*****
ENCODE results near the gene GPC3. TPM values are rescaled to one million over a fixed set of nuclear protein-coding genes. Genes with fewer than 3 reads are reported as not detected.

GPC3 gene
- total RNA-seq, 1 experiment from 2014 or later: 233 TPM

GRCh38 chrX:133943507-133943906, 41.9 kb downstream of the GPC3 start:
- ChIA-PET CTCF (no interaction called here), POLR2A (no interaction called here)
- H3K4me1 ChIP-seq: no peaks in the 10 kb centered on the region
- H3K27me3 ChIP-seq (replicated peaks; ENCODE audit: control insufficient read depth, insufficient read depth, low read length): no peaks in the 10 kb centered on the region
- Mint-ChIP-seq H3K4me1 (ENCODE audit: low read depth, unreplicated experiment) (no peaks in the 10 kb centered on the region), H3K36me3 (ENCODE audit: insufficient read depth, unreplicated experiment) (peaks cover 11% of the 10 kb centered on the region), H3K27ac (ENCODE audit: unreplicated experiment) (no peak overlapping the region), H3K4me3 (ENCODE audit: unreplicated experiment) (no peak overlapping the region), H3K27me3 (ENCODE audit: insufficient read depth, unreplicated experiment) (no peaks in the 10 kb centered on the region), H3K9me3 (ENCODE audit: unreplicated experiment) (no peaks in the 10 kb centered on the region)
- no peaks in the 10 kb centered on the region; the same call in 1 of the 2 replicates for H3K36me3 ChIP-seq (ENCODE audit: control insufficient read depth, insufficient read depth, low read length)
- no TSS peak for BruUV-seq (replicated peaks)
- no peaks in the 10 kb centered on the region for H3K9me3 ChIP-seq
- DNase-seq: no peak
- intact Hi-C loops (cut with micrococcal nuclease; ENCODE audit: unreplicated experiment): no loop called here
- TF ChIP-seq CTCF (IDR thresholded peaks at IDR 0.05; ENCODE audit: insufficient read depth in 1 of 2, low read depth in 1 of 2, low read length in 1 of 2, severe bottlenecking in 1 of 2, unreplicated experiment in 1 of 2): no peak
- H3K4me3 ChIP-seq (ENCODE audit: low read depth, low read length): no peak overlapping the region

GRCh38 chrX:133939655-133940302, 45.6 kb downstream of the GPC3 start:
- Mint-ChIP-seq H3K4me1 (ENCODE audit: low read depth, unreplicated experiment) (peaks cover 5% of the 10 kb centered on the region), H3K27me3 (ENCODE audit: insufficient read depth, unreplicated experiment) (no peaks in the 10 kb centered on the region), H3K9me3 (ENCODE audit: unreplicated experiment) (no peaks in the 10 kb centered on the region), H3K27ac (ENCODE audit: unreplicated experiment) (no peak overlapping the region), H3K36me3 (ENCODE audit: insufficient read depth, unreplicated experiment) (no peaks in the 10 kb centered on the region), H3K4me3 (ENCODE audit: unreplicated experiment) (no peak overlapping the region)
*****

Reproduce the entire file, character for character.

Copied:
ENCODE results near the gene GPC3. TPM values are rescaled to one million over a fixed set of nuclear protein-coding genes. Genes with fewer than 3 reads are reported as not detected.

GPC3 gene
- total RNA-seq, 1 experiment from 2014 or later: 233 TPM

GRCh38 chrX:133943507-133943906, 41.9 kb downstream of the GPC3 start:
- ChIA-PET CTCF (no interaction called here), POLR2A (no interaction called here)
- H3K4me1 ChIP-seq: no peaks in the 10 kb centered on the region
- H3K27me3 ChIP-seq (replicated peaks; ENCODE audit: control insufficient read depth, insufficient read depth, low read length): no peaks in the 10 kb centered on the region
- Mint-ChIP-seq H3K4me1 (ENCODE audit: low read depth, unreplicated experiment) (no peaks in the 10 kb centered on the region), H3K36me3 (ENCODE audit: insufficient read depth, unreplicated experiment) (peaks cover 11% of the 10 kb centered on the region), H3K27ac (ENCODE audit: unreplicated experiment) (no peak overlapping the region), H3K4me3 (ENCODE audit: unreplicated experiment) (no peak overlapping the region), H3K27me3 (ENCODE audit: insufficient read depth, unreplicated experiment) (no peaks in the 10 kb centered on the region), H3K9me3 (ENCODE audit: unreplicated experiment) (no peaks in the 10 kb centered on the region)
- no peaks in the 10 kb centered on the region; the same call in 1 of the 2 replicates for H3K36me3 ChIP-seq (ENCODE audit: control insufficient read depth, insufficient read depth, low read length)
- no TSS peak for BruUV-seq (replicated peaks)
- no peaks in the 10 kb centered on the region for H3K9me3 ChIP-seq
- DNase-seq: no peak
- intact Hi-C loops (cut with micrococcal nuclease; ENCODE audit: unreplicated experiment): no loop called here
- TF ChIP-seq CTCF (IDR thresholded peaks at IDR 0.05; ENCODE audit: insufficient read depth in 1 of 2, low read depth in 1 of 2, low read length in 1 of 2, severe bottlenecking in 1 of 2, unreplicated experiment in 1 of 2): no peak
- H3K4me3 ChIP-seq (ENCODE audit: low read depth, low read length): no peak overlapping the region

GRCh38 chrX:133939655-133940302, 45.6 kb downstream of the GPC3 start:
- Mint-ChIP-seq H3K4me1 (ENCODE audit: low read depth, unreplicated experiment) (peaks cover 5% of the 10 kb centered on the region), H3K27me3 (ENCODE audit: insufficient read depth, unreplicated experiment) (no peaks in the 10 kb centered on the region), H3K9me3 (ENCODE audit: unreplicated experiment) (no peaks in the 10 kb centered on the region), H3K27ac (ENCODE audit: unreplicated experiment) (no peak overlapping the region), H3K36me3 (ENCODE audit: insufficient read depth, unreplicated experiment) (no peaks in the 10 kb centered on the region), H3K4me3 (ENCODE audit: unreplicated experiment) (no peak overlapping the region)